Love and Other Poems by Alex Dimitrov


Tanner Barnes


Alex Dimitrov’s third collection, Love and Other Poems, starts in the middle of 14th street New York City, declaring to the reader: “I don’t want to sound unreasonable / but I need to be in love immediately.” Taking off from Frank O’Hara’s epigraph, “All I want is boundless love,” the speaker assumes the role of a 21st-century O’Hara in search of an infinite love. In this collection, O’Hara is alive and well, and so is love. Dimitrov places love all around us, from simple hookups to longer, more intimate relationships.


In a way, Love and Other Poems captures New York City with the same energy and intensity as O’Hara but reassesses the action to that of a contemporary poet. No poem is a better example of this than “A True Account of Talking to the Moon at Fire Island,” in which the moon rather than the sun (as in the original O’Hara poem by a slightly different name) visits the speaker, struggling to offer something like encouragement to the poet regardless of the difficulty of the current publishing landscape. Other poems such as “Having a Diet Coke with You” and “For the Critics” also attempt to assume the role of O’Hara. Even the poems that don’t directly reference O’Hara are difficult to remove from this idea because they are inherently New York City poems, active within the city, even when they’re not.


Dimitrov assesses love in many various forms, but none is no more prevalent within this collection than that of queer love, and poems that deal with the LGBTQ+ community. We are not only given quick glimpses and brief encounters with men, but also reflections on trauma that has been inflicted upon queer communities within America. Poems like “Orlando,” which centers on the Pulse shooting, capture the collective trauma many experience on a daily basis:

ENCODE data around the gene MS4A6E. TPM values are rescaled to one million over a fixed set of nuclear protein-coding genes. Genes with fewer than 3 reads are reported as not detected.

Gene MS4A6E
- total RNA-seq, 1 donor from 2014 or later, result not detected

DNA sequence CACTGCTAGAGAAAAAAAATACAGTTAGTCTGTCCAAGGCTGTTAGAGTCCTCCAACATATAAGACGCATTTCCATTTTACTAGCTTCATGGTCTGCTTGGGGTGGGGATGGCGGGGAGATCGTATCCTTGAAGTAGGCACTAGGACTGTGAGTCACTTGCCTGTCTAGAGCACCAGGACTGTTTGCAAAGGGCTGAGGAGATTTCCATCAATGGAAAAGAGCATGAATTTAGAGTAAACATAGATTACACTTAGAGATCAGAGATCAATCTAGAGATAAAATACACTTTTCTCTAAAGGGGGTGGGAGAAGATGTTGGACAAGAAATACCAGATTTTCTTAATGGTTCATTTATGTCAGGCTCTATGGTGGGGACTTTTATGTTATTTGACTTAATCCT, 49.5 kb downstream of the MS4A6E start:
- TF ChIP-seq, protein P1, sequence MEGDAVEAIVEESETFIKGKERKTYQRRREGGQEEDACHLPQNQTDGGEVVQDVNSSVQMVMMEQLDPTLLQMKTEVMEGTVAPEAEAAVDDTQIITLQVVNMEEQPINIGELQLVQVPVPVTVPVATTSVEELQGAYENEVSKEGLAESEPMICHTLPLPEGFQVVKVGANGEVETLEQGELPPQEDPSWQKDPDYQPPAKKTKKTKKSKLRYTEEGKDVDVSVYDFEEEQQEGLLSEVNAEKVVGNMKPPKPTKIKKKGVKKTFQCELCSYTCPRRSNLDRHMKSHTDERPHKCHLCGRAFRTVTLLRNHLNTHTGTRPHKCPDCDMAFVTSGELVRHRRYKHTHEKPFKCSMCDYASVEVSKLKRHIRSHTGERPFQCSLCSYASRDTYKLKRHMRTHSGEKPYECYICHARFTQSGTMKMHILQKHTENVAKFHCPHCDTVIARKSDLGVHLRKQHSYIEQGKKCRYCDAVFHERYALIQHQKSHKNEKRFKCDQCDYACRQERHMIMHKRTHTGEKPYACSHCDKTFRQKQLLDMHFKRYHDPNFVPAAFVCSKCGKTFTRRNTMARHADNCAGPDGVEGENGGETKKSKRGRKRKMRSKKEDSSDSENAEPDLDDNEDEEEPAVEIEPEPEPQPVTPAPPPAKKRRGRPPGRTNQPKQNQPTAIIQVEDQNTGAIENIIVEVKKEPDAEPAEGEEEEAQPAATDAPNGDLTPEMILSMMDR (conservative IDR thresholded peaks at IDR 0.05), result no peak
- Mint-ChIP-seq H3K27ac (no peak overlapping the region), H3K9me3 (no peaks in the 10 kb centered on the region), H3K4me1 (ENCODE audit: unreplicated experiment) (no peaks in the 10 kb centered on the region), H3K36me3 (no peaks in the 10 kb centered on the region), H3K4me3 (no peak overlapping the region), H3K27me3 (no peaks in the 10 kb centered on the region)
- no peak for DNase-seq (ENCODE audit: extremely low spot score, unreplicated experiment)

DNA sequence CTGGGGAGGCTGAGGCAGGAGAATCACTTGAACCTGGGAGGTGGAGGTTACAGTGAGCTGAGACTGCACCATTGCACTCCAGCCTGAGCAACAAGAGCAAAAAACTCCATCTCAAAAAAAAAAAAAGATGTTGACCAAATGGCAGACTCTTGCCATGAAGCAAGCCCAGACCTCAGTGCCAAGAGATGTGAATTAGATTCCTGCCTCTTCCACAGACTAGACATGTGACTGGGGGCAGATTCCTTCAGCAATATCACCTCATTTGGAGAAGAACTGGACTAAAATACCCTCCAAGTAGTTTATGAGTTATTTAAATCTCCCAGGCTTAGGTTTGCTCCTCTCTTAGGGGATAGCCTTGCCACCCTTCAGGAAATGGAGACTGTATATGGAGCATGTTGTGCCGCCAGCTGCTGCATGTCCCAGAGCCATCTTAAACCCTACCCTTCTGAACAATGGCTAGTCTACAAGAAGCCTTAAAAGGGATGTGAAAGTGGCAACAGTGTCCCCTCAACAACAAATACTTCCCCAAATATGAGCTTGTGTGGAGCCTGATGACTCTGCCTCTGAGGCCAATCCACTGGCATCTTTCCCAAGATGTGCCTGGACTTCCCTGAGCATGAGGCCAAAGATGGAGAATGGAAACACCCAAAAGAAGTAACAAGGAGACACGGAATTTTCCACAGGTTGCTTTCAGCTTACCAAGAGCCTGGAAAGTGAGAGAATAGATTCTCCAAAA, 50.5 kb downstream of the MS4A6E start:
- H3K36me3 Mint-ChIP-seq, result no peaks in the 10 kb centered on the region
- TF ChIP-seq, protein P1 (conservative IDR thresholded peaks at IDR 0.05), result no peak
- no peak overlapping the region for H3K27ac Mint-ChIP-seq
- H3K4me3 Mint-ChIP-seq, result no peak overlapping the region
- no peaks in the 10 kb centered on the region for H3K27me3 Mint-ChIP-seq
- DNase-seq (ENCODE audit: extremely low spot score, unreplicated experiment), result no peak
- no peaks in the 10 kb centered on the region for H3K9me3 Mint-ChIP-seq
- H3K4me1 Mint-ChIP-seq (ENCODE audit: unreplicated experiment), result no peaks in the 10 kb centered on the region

Or the summer forty-nine people died dancing.


The summer I couldn’t sleep.

The summer of wine, married men, almost nothing.


I understand now why people refuse the end of love.


The poem reckons with love in a time of violence. Earlier in the collection, “Waiting at Stonewall” similarly presents us with a stonewall, the pre-Stonewall riots. It recognizes the brevity of life, the coming horrors:

And since to be queer

Is a way to forgive life,

I’ll take as long as I want

Finishing my cigarette on Seventh . . .


We are placed within a moment in which trauma is narrowly avoided but soon to come. Dimitrov, while guiding the reader through this search for love and happiness in another’s presence, clearly recognizes how much further we must go for queer folk and members of the LGBTQ+ community to openly and freely express love without fear.


A surprising aspect of Love and Other Poems is the attempt at coming to terms with humanity’s relationship with the stars. Alex Dimitrov’s poems, although starting at the terrestrial level, look outward toward the stars – beyond New York City, beyond our planet. Many poems look toward the sun or the moon, but three poems, “Little Blue Dot,” “Golden Record,” and “Blue Marble,” contend with the larger question of humanity’s place in the larger universe. “Golden Record” looks outward at the Voyager probe while simultaneously peering back at Earth. Taking in the beauty while waving goodbye, the poem ends evoking the titular record Voyager carries:


In the words of Voyager’s gold record


if it ever plays:


Good night ladies and gentlemen. Goodbye and see you next time.


 

TANNER BARNES is an MFA Poet at Florida State University. His poetry has been published in the Rappahannock Review, The Journal of Compressed Creative Arts, and Chestnut Review, among others.